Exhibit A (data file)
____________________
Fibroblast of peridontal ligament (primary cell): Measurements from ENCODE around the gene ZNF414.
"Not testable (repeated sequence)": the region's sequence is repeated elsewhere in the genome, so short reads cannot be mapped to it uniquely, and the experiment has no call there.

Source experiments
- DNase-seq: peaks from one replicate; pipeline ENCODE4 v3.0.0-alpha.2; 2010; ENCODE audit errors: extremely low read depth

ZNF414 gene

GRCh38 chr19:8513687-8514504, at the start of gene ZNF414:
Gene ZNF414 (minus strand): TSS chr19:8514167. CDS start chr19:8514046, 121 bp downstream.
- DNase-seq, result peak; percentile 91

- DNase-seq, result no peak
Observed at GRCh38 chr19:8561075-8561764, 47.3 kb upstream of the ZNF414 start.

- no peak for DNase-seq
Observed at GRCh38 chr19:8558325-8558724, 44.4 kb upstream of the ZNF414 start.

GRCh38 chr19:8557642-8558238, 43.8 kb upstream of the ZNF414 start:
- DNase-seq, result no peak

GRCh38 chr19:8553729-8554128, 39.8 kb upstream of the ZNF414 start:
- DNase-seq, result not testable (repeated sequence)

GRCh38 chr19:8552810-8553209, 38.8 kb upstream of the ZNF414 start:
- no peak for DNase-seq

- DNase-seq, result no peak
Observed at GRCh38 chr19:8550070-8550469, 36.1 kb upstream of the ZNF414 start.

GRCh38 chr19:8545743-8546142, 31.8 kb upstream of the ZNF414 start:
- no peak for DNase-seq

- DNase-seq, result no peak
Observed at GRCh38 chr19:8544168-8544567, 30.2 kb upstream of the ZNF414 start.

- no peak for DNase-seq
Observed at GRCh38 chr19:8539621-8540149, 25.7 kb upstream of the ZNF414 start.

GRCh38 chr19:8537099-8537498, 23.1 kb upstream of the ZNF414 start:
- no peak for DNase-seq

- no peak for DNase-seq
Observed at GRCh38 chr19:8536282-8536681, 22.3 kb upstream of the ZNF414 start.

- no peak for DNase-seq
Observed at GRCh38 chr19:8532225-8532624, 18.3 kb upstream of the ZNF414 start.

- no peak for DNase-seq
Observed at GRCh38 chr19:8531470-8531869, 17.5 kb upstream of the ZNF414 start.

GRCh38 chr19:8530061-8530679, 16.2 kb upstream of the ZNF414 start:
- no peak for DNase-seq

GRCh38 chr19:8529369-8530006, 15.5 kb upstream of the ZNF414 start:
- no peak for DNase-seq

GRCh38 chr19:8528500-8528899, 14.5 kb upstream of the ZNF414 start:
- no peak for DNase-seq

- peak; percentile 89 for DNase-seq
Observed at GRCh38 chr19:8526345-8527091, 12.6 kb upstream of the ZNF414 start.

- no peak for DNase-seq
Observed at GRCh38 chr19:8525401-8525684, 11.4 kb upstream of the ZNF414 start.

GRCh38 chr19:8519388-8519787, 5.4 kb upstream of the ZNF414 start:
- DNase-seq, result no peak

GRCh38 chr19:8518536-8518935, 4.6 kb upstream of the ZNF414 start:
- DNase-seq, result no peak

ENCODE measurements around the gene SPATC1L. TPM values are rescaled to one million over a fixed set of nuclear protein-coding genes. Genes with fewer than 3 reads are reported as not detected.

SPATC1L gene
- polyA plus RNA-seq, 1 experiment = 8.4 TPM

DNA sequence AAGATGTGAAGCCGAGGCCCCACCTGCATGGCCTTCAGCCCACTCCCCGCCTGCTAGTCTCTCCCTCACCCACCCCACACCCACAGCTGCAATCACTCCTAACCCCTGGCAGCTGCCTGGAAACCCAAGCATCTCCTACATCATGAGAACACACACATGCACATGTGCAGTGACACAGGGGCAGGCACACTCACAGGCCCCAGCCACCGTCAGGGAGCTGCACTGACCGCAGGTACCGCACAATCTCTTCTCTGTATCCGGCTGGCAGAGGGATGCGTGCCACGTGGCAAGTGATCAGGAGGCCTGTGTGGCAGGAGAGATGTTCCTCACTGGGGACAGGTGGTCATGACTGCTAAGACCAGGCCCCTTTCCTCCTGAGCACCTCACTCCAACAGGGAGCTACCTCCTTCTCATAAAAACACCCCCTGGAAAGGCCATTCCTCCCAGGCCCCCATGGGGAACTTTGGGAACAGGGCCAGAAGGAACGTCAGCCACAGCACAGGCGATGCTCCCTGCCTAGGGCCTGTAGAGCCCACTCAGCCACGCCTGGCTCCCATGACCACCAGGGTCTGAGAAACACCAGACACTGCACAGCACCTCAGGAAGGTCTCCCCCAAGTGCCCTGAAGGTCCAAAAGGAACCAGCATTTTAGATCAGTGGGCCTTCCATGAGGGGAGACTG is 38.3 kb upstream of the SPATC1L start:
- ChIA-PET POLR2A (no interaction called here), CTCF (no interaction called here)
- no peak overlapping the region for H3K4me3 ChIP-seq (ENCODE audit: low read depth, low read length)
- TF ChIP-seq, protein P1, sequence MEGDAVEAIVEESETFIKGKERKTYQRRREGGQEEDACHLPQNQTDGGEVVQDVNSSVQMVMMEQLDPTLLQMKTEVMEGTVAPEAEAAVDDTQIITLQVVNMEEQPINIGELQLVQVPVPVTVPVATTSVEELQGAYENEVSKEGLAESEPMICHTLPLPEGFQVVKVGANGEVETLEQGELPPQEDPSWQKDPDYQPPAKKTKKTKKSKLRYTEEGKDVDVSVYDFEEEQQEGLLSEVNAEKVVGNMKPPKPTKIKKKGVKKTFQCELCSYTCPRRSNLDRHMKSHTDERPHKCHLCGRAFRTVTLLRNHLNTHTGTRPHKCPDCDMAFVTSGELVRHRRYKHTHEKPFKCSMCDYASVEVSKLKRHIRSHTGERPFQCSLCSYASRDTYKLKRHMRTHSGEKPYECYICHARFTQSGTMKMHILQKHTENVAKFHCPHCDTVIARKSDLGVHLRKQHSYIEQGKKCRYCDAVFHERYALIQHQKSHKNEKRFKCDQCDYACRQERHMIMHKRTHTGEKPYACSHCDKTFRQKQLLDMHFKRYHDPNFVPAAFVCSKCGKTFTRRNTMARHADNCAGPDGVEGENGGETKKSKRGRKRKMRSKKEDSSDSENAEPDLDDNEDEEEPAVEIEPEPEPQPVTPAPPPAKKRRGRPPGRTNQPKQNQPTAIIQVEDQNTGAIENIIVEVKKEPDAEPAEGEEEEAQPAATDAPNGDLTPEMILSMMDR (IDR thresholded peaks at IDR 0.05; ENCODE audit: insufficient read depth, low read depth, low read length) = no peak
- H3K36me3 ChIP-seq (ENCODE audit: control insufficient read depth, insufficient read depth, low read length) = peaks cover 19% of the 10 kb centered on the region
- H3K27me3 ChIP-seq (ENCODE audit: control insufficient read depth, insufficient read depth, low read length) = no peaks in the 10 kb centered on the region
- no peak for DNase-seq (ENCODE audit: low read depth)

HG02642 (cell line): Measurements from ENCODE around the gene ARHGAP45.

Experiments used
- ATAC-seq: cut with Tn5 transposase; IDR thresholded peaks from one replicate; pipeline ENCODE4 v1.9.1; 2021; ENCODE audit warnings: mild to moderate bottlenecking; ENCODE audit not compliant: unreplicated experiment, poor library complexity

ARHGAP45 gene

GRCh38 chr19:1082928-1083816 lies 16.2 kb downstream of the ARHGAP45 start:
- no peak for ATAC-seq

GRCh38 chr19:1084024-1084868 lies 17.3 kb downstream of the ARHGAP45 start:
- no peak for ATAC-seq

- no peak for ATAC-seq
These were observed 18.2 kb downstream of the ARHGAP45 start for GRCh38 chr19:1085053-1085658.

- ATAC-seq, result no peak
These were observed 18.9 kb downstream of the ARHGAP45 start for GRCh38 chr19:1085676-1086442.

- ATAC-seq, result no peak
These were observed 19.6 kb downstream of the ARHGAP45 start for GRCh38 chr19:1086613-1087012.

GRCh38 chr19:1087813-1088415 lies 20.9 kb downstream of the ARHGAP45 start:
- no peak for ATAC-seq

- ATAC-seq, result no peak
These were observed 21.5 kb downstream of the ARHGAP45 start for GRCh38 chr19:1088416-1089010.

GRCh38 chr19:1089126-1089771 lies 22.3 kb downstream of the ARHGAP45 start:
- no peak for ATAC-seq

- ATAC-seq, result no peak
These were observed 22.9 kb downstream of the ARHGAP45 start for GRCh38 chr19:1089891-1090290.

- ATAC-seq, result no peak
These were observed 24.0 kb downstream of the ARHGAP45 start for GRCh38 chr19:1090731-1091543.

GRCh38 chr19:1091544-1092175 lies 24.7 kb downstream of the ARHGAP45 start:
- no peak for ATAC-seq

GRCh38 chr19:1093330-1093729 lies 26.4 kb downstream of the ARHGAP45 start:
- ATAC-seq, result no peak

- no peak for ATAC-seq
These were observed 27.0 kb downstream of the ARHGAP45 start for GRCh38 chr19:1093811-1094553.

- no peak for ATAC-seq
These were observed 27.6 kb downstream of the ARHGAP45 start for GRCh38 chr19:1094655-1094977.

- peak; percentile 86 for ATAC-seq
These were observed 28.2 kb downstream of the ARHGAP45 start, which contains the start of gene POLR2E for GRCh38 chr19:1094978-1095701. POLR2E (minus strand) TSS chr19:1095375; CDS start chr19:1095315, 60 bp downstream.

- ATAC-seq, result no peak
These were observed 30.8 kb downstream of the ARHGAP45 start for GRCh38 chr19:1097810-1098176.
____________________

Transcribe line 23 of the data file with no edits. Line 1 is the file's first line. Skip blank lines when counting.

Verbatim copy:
- DNase-seq, result no peak